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The author’s attorney, Thos. Gallucio, has mastered the art of not being seen. Photo by Patrick L. Sullivan

How not to be seen…

Tangled Lines

Here is a grab bag of thoughts as we lurch into the fall fishing season:

Dressing appropriately is important, especially as it starts to get cooler. I am always reluctant to resume the waders, and will go as late into the season as I can wet wading.

One way to avoid cold feet (and subsequent stumbling around) is to wear neoprene socks. They take up the same amount of room in wading boots as the neoprene bootie of your waders, and even though you’re wet, the neoprene insulates the tootsies. (Stop me if I’m getting too technical.)

As I chase wild brookies on little mountain streams this fall, more often than not I will wear my nylon pants, ordinary wading boots, and neoprene socks. Upstairs I will use layers — a wicking T-shirt and/or a more substantial layered long sleeve T-shirt, followed by a shirt of miracle fabric or heavier cotton twill. Be prepared to shed or add layers as the weather changes.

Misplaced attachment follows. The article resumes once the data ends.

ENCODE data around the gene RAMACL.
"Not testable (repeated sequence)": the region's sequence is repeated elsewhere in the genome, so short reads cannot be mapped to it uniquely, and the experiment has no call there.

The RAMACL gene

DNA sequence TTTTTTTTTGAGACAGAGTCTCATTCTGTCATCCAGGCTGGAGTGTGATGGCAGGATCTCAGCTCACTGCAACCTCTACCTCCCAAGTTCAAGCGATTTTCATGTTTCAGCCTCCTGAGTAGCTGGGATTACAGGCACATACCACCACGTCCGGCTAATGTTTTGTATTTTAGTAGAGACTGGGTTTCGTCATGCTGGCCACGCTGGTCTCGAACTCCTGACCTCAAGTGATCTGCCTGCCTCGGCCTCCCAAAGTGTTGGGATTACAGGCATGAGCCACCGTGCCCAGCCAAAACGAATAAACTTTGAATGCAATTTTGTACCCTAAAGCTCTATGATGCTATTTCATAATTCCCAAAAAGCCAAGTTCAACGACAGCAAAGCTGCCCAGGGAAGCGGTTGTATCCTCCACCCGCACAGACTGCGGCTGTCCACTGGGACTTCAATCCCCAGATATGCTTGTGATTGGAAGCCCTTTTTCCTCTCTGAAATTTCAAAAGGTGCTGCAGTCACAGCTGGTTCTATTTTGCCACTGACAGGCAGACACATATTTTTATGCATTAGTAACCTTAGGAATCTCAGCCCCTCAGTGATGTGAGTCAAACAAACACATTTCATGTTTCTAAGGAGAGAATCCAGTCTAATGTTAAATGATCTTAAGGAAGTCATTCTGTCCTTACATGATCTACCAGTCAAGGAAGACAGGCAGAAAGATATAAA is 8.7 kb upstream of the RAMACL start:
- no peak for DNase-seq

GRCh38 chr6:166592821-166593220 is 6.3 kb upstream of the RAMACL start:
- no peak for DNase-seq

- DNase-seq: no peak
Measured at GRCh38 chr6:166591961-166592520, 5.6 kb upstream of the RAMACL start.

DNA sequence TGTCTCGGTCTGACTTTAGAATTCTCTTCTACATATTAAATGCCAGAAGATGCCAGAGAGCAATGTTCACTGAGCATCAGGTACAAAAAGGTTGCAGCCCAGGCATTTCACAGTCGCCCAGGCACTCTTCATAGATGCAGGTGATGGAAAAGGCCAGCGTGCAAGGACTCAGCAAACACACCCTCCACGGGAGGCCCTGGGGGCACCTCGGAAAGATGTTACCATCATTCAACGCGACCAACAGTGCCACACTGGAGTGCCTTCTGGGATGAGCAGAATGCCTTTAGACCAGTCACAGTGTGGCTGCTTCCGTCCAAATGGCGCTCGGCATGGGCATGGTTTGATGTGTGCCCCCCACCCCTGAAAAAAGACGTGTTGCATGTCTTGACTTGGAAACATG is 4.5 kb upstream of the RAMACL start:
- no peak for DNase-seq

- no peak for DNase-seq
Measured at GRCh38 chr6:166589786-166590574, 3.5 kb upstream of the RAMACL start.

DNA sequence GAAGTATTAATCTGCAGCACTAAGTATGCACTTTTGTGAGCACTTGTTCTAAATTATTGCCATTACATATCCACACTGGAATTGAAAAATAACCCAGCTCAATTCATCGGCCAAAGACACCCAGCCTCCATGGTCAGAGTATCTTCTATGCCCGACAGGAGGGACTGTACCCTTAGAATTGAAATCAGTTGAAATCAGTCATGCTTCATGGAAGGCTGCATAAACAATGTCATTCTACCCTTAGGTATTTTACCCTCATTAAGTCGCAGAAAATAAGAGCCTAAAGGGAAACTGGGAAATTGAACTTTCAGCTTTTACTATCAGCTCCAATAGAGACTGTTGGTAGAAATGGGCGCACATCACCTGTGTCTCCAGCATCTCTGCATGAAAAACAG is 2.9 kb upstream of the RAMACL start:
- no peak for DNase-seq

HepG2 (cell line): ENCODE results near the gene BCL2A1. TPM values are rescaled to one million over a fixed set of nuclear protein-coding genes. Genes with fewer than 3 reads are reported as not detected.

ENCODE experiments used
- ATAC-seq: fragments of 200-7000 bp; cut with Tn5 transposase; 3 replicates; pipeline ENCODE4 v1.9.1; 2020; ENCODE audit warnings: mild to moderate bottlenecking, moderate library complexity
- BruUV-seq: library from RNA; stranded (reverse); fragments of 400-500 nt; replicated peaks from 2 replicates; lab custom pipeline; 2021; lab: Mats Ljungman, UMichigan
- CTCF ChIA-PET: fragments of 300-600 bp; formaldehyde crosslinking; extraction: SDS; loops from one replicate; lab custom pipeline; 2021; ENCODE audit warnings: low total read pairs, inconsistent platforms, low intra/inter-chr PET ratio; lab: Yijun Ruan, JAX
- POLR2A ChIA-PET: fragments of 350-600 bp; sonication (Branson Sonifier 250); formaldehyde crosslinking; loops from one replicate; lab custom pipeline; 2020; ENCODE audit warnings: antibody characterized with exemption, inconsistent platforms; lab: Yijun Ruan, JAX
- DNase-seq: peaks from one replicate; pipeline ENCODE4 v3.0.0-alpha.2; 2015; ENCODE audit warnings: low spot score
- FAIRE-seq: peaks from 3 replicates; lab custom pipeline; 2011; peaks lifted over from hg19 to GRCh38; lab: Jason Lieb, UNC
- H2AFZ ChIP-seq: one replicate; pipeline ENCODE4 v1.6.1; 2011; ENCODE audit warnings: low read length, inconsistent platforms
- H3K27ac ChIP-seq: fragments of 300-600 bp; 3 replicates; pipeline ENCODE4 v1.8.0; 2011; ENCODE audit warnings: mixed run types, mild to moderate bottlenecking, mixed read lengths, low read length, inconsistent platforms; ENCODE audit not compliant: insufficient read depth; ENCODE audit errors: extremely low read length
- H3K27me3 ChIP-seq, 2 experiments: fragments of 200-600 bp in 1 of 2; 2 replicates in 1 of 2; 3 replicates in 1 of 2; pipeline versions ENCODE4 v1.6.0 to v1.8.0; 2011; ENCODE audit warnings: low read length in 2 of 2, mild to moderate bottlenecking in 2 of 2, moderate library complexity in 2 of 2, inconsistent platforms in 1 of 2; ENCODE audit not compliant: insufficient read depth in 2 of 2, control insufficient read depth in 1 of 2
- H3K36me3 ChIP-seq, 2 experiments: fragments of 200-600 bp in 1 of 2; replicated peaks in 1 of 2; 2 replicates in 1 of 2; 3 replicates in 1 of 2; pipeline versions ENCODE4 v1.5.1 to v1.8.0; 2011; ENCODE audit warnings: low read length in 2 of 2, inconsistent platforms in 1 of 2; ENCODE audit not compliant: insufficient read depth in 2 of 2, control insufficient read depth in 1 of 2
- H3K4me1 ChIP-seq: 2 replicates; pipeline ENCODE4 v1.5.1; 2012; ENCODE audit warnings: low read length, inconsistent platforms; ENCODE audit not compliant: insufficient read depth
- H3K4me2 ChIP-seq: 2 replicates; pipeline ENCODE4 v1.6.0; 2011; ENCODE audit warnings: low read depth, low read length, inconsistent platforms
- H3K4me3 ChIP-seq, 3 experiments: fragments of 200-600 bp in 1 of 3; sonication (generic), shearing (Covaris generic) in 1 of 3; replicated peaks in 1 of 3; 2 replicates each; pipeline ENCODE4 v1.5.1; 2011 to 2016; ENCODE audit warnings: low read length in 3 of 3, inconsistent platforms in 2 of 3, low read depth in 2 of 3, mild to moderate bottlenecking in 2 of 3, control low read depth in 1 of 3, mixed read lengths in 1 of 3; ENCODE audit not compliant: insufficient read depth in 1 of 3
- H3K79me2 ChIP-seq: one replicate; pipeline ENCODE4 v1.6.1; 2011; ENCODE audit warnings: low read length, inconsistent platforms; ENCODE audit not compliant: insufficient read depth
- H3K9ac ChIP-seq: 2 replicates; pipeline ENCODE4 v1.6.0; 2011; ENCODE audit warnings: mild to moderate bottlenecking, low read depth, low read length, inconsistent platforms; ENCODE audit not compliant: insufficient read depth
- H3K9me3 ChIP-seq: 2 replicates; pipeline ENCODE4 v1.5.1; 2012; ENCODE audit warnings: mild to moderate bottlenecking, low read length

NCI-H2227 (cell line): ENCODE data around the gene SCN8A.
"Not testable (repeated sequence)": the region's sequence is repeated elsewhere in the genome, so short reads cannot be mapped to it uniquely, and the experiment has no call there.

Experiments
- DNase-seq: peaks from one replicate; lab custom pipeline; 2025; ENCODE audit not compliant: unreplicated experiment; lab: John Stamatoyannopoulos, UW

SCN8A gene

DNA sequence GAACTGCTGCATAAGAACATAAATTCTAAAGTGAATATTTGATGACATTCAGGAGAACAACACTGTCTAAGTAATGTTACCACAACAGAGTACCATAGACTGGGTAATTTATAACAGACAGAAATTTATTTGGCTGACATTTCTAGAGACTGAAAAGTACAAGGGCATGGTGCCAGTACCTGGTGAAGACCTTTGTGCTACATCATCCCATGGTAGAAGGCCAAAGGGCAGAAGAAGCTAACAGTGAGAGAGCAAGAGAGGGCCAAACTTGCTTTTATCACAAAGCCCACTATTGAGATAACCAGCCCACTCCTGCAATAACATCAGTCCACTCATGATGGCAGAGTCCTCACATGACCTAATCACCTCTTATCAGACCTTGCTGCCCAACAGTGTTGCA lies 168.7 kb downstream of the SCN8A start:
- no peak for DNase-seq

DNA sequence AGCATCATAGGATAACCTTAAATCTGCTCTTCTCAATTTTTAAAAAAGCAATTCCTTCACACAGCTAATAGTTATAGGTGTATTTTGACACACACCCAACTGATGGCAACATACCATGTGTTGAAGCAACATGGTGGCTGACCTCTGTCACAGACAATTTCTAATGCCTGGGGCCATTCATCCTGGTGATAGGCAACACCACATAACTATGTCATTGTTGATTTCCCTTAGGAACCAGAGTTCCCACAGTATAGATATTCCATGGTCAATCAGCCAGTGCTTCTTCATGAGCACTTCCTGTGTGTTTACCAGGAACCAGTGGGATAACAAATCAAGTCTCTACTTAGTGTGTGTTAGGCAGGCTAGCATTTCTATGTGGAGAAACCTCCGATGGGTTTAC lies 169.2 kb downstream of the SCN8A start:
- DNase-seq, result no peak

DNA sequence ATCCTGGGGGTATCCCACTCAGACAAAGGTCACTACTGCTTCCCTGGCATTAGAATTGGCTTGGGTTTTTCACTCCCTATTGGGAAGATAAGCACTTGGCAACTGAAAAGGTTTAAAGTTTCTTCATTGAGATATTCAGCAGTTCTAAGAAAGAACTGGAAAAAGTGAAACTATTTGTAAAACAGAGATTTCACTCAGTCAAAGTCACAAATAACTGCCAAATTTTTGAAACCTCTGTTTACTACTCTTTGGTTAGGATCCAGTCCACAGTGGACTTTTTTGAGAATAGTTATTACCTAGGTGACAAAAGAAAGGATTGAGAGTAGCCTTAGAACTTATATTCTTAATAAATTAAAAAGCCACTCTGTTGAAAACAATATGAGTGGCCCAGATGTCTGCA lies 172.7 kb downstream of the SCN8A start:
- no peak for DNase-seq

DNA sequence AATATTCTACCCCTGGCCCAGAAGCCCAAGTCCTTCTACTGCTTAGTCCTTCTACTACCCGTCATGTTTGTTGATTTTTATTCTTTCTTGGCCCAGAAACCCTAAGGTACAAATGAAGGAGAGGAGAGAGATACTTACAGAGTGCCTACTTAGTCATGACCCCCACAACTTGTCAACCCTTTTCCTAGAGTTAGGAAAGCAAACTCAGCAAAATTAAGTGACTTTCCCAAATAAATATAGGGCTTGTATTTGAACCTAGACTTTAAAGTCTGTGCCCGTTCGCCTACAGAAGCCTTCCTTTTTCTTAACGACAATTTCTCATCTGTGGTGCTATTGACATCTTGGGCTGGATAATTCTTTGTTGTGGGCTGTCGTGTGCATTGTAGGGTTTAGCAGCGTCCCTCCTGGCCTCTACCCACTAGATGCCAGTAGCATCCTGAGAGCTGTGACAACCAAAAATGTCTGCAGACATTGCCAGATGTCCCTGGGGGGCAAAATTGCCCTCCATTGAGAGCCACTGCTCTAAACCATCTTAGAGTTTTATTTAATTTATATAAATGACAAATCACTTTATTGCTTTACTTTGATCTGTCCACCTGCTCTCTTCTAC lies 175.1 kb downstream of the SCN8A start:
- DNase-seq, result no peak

It is always important to wear clothing that blends into the surroundings, to avoid spooking the fish. Khaki, olive and gray items dominate my angling wardrobe.

I fished with my attorney, Thos. Gallucio, earlier this year in a deep, narrow ravine. I went ahead and forgot about him for an hour. Then it occurred to me that I hadn’t seen him, and I started backtracking, scanning the dense forest.

I was worried he might have fallen and hurt himself, and be lying there in a heap, his piteous cries for help slowly fading against the implacable roar of the stream.

I was also not looking forward to carrying 210 pounds of non-practicing attorney out of a ravine.

When I found him, I realized I had been looking right at him for a while. The only thing that tipped me off was a slight movement on his part.

My attorney still can’t fish much, but he sure is good at not being seen.

It finally rained over Labor Day weekend. About 4 inches in 48 hours. The Housatonic came way up — and subsided almost as fast. When I looked around after the rain, I saw no standing water where you’d normally expect to see some.

The rain got soaked up, and we could definitely use some more.

Nonetheless, it helped, and fishing for smallmouth on the Hous should improve with lower water temperatures.

And the trout that survived the 80-plus degree water should be moving out of the designated thermal refuges and into the main flow again.

We’re not done with this drought, so it would not be very sporting to target Housy trout just yet. If you do catch one, play it fast and release it faster. No grip and grin photos until October, please.

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